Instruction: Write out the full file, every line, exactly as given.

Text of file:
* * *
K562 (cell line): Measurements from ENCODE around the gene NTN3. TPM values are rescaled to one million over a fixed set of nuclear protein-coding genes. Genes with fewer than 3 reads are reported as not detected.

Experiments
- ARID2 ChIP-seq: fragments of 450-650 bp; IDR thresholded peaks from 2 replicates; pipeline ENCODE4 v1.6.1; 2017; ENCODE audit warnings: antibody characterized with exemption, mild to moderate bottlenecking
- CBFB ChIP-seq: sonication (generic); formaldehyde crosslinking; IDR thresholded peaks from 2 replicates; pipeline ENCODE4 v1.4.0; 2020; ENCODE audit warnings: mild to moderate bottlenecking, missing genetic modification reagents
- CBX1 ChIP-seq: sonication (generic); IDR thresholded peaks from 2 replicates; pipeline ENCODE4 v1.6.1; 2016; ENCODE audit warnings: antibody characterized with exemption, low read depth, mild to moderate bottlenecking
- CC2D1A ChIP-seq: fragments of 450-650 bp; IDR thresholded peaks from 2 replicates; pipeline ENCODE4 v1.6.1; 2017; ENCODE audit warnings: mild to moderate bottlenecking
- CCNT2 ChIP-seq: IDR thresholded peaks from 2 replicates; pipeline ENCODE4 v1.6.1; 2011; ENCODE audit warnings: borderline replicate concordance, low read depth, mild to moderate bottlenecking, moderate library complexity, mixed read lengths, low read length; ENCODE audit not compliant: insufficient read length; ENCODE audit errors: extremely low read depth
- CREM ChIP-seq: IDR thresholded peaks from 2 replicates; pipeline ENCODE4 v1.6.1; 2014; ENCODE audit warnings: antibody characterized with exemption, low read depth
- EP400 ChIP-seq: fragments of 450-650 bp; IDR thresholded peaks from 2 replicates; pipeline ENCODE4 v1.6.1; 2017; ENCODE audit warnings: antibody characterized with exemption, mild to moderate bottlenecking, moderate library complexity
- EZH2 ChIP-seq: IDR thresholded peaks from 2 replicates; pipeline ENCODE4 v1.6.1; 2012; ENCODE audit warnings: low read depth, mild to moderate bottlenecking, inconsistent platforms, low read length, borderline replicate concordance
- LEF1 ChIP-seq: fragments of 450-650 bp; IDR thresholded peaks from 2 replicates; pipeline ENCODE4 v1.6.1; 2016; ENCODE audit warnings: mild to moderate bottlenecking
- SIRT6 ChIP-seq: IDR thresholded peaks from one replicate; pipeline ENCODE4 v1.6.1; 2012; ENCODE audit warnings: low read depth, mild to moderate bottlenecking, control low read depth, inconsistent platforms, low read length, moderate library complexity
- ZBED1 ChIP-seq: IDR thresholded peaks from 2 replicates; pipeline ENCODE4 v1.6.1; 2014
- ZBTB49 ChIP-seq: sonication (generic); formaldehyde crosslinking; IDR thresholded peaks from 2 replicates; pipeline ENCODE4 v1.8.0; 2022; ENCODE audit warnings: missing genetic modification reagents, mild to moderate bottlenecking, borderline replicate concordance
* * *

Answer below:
K562 (cell line): Measurements from ENCODE around the gene NTN3. TPM values are rescaled to one million over a fixed set of nuclear protein-coding genes. Genes with fewer than 3 reads are reported as not detected.

Experiments
- ARID2 ChIP-seq: fragments of 450-650 bp; IDR thresholded peaks from 2 replicates; pipeline ENCODE4 v1.6.1; 2017; ENCODE audit warnings: antibody characterized with exemption, mild to moderate bottlenecking
- CBFB ChIP-seq: sonication (generic); formaldehyde crosslinking; IDR thresholded peaks from 2 replicates; pipeline ENCODE4 v1.4.0; 2020; ENCODE audit warnings: mild to moderate bottlenecking, missing genetic modification reagents
- CBX1 ChIP-seq: sonication (generic); IDR thresholded peaks from 2 replicates; pipeline ENCODE4 v1.6.1; 2016; ENCODE audit warnings: antibody characterized with exemption, low read depth, mild to moderate bottlenecking
- CC2D1A ChIP-seq: fragments of 450-650 bp; IDR thresholded peaks from 2 replicates; pipeline ENCODE4 v1.6.1; 2017; ENCODE audit warnings: mild to moderate bottlenecking
- CCNT2 ChIP-seq: IDR thresholded peaks from 2 replicates; pipeline ENCODE4 v1.6.1; 2011; ENCODE audit warnings: borderline replicate concordance, low read depth, mild to moderate bottlenecking, moderate library complexity, mixed read lengths, low read length; ENCODE audit not compliant: insufficient read length; ENCODE audit errors: extremely low read depth
- CREM ChIP-seq: IDR thresholded peaks from 2 replicates; pipeline ENCODE4 v1.6.1; 2014; ENCODE audit warnings: antibody characterized with exemption, low read depth
- EP400 ChIP-seq: fragments of 450-650 bp; IDR thresholded peaks from 2 replicates; pipeline ENCODE4 v1.6.1; 2017; ENCODE audit warnings: antibody characterized with exemption, mild to moderate bottlenecking, moderate library complexity
- EZH2 ChIP-seq: IDR thresholded peaks from 2 replicates; pipeline ENCODE4 v1.6.1; 2012; ENCODE audit warnings: low read depth, mild to moderate bottlenecking, inconsistent platforms, low read length, borderline replicate concordance
- LEF1 ChIP-seq: fragments of 450-650 bp; IDR thresholded peaks from 2 replicates; pipeline ENCODE4 v1.6.1; 2016; ENCODE audit warnings: mild to moderate bottlenecking
- SIRT6 ChIP-seq: IDR thresholded peaks from one replicate; pipeline ENCODE4 v1.6.1; 2012; ENCODE audit warnings: low read depth, mild to moderate bottlenecking, control low read depth, inconsistent platforms, low read length, moderate library complexity
- ZBED1 ChIP-seq: IDR thresholded peaks from 2 replicates; pipeline ENCODE4 v1.6.1; 2014
- ZBTB49 ChIP-seq: sonication (generic); formaldehyde crosslinking; IDR thresholded peaks from 2 replicates; pipeline ENCODE4 v1.8.0; 2022; ENCODE audit warnings: missing genetic modification reagents, mild to moderate bottlenecking, borderline replicate concordance